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Fierce Competition, But Pickier Buyers: The Climate of the DC Housing Market

by Nena Perry-Brown

A one-bedroom on Corcoran Street NW that recently sold.

The 1700 block of Corcoran Street in Dupont Circle is a microcosm for the current climate of the DC housing market. 

Earlier this month, real estate agents Martin Toews and Jeff Briers sold a two-bedroom rowhouse above a tenant-occupied one-bedroom unit for $150,000 above its listing price in an all-cash offer with no contingencies that beat out seven other bidders. Toews and Brier also have a one-bedroom condo on the same block under contract at a record price for its building, in another all-cash, no-contingency transaction that garnered eight offers. Kara Johnson recently sold a one-bedroom on the block for $45,000 above its asking price after attracting seven offers and 52 showings in the four days that it was on the market. 

These types of transactions have characterized the DC housing market for years, and in 2019, fierce competition remains a major factor as the area deals with the pressure of low supply.

While the lack of homes for sale works in sellers' favor, real estate professionals are telling UrbanTurf that buyers are now wary of over-confident sellers. 

"My observation is that the market rewards value and ignores properties that are even slightly overpriced," Melanie Hayes of TTR Sotheby's International Realty said. "Buyers are extremely well informed and are able to quickly determine if they see value. If they do, they will move quickly. Clients of mine largely ignore anything they see as being overpriced."

Anacostia River Realty's Darrin Davis has observed the same, noting that while the housing market in Wards 7 and 8 has remained relatively affordable compared to the rest of the city, properties do languish on the market due to inflated pricing. Davis points to the most expensive listing east of the River, a $799,000 five-bedroom house in Deanwood, initially priced earlier this year for $1 million.

Despite the competition that has characterized the early spring market, the tide may be turning in favor of buyers, as a recent increase in housing inventory has given them more wiggle room. Andrew Strauch of Bright MLS notes that there was a 7.3 percent increase in supply and 1.2 percent increase in new listings in DC proper last month compared to March 2018.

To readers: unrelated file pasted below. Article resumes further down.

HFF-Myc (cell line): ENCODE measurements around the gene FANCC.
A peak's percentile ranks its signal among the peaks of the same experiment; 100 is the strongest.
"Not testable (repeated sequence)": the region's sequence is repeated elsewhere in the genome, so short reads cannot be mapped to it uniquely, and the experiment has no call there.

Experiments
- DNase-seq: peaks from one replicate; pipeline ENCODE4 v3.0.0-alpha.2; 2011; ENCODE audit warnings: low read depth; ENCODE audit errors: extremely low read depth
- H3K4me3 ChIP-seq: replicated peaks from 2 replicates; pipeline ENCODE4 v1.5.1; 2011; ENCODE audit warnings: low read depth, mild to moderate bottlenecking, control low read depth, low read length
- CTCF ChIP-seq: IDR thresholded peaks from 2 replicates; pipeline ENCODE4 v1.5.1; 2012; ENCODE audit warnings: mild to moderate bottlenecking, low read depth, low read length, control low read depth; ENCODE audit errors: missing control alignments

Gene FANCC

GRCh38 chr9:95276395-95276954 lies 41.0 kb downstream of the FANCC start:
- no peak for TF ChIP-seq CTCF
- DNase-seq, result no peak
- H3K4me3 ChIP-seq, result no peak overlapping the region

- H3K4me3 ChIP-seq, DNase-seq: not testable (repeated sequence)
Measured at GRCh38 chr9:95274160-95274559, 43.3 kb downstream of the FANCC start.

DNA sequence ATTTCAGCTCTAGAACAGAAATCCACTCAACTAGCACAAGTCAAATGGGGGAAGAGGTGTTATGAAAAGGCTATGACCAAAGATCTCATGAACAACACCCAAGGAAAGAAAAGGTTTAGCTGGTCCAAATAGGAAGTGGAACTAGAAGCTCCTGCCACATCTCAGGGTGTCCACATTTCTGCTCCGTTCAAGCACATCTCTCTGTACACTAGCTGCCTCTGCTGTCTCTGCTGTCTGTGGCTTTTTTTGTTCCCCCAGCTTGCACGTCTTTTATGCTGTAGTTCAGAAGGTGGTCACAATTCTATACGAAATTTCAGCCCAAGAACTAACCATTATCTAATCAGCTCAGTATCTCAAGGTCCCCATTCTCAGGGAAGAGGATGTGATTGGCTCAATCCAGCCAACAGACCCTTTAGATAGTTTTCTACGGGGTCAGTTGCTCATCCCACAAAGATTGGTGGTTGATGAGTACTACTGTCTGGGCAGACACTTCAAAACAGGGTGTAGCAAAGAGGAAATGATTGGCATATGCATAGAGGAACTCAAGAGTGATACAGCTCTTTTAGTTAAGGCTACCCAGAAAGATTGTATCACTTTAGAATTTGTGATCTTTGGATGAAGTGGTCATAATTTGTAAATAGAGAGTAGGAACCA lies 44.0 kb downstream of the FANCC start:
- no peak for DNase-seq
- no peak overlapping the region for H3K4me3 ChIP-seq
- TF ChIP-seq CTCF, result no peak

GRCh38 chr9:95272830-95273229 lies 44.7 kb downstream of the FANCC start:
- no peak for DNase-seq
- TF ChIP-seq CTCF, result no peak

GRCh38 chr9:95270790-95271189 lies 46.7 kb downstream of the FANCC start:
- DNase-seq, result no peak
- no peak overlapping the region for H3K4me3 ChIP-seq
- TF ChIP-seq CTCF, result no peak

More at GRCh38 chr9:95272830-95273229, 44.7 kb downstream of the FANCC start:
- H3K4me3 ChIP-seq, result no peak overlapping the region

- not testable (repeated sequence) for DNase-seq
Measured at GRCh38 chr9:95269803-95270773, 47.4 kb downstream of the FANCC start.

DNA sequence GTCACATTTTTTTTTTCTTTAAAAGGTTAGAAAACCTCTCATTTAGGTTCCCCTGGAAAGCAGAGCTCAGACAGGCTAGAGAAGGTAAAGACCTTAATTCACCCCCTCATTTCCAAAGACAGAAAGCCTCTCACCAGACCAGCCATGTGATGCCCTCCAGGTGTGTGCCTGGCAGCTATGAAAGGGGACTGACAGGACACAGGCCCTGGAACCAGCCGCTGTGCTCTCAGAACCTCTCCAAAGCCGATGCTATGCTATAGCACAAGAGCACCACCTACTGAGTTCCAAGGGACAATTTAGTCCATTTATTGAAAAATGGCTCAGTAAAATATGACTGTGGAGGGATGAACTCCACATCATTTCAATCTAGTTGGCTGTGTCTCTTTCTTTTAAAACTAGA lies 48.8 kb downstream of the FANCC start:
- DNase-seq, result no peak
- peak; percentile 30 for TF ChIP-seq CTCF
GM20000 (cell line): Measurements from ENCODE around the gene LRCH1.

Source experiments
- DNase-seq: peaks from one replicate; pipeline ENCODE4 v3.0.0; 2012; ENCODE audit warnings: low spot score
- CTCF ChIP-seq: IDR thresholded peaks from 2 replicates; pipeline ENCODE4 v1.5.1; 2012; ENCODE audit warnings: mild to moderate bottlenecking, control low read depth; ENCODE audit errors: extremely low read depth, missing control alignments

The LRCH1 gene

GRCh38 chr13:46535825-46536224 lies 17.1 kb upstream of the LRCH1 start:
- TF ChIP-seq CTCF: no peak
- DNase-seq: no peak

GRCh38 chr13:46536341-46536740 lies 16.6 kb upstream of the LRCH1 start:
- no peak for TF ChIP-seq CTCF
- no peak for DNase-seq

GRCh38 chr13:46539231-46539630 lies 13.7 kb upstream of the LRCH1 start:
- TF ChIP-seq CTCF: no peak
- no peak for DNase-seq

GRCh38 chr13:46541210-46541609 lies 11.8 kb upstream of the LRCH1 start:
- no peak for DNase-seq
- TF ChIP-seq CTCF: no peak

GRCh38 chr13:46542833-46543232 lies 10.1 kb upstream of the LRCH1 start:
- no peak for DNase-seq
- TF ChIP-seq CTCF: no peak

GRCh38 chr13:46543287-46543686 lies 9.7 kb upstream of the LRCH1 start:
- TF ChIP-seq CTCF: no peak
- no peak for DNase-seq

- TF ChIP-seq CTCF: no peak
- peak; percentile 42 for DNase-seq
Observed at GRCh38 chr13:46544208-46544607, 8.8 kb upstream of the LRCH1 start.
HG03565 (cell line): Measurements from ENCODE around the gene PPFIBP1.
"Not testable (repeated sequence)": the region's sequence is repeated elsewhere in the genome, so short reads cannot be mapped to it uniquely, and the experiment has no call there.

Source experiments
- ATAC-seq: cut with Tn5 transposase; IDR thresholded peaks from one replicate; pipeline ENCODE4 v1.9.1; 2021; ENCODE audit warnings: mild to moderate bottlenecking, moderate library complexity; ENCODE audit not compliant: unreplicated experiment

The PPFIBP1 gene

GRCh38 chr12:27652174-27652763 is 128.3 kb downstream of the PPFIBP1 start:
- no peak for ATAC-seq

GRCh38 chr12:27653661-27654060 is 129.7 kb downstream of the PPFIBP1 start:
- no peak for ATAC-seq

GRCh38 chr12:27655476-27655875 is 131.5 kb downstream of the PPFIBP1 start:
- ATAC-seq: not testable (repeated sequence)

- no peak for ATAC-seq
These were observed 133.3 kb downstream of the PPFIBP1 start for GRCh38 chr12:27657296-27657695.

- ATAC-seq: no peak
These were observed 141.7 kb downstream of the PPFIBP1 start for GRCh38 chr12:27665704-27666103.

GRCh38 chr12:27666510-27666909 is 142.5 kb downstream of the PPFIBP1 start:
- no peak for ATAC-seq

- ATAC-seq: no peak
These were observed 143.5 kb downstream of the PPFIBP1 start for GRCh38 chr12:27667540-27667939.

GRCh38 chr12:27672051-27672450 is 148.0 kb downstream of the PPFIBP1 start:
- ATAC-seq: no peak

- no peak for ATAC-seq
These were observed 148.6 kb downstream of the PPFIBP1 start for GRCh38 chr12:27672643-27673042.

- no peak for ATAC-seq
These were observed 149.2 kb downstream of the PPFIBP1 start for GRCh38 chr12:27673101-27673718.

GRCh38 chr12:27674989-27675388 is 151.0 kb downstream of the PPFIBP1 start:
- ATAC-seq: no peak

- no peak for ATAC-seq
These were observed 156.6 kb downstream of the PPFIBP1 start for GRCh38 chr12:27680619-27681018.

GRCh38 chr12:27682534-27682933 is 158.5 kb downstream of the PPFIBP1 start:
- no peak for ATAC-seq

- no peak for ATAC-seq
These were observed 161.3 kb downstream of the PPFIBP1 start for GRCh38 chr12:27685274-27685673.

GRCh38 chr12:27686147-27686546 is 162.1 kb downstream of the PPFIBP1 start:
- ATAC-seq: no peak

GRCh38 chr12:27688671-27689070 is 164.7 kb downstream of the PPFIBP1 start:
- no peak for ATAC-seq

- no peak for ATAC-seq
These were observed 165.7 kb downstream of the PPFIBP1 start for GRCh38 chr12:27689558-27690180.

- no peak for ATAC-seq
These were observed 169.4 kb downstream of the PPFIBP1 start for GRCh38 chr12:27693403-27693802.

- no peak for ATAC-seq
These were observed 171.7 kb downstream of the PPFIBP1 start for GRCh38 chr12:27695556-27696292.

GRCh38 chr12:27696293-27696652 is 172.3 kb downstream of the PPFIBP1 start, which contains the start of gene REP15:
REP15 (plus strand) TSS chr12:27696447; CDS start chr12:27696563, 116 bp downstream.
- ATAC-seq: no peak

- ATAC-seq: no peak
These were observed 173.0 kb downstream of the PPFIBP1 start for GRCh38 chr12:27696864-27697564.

"It looks like the DC spring market will bring more choice to consumers than past years," Strauch observed. 

An abundance of new condo options is also expected to drive up buying activity.

"Due to low levels of inventory, buyers haven’t been able to find what they have been seeking," Urban Pace president Clint Mann told UrbanTurf. "All of that pent-up demand is unleashed as larger projects with the right product are released." Mann said that the recent grand opening of the eNvy condominiums next to Nationals Park drew more than 300 potential buyers.

A rendering of a unit at eNvy. 

Dan Metcalf, an agent who focuses on the Takoma Park market, has observed the beginning of a shift.

"While about a month ago I had a few homes sell with half a dozen offers and escalations of up to 10 percent of the sales price, two of the three homes I put on the market recently sold, in one case via presumptive bidding and in the other with three offers," he explains. "So you get the sense that while everyone is still feeling that sense of urgency, a little more inventory may be spreading the buyer pool a little bit."

The uptick in inventory not only offers more options to buyers, but also encourages homeowners to list with the confidence that another suitable home will be available for them. Additionally, between moderate price growth in DC, a year-over-year increase in new pending sales in February and March and a noticeable drop in interest rates, chances are increasing for a healthier and more active housing market in the upcoming months. 

This article originally published at http://dc.urbanturf.com/articles/blog/pent-up-demand-and-pickier-buyers-the-state-of-the-dc-housing-market/15283

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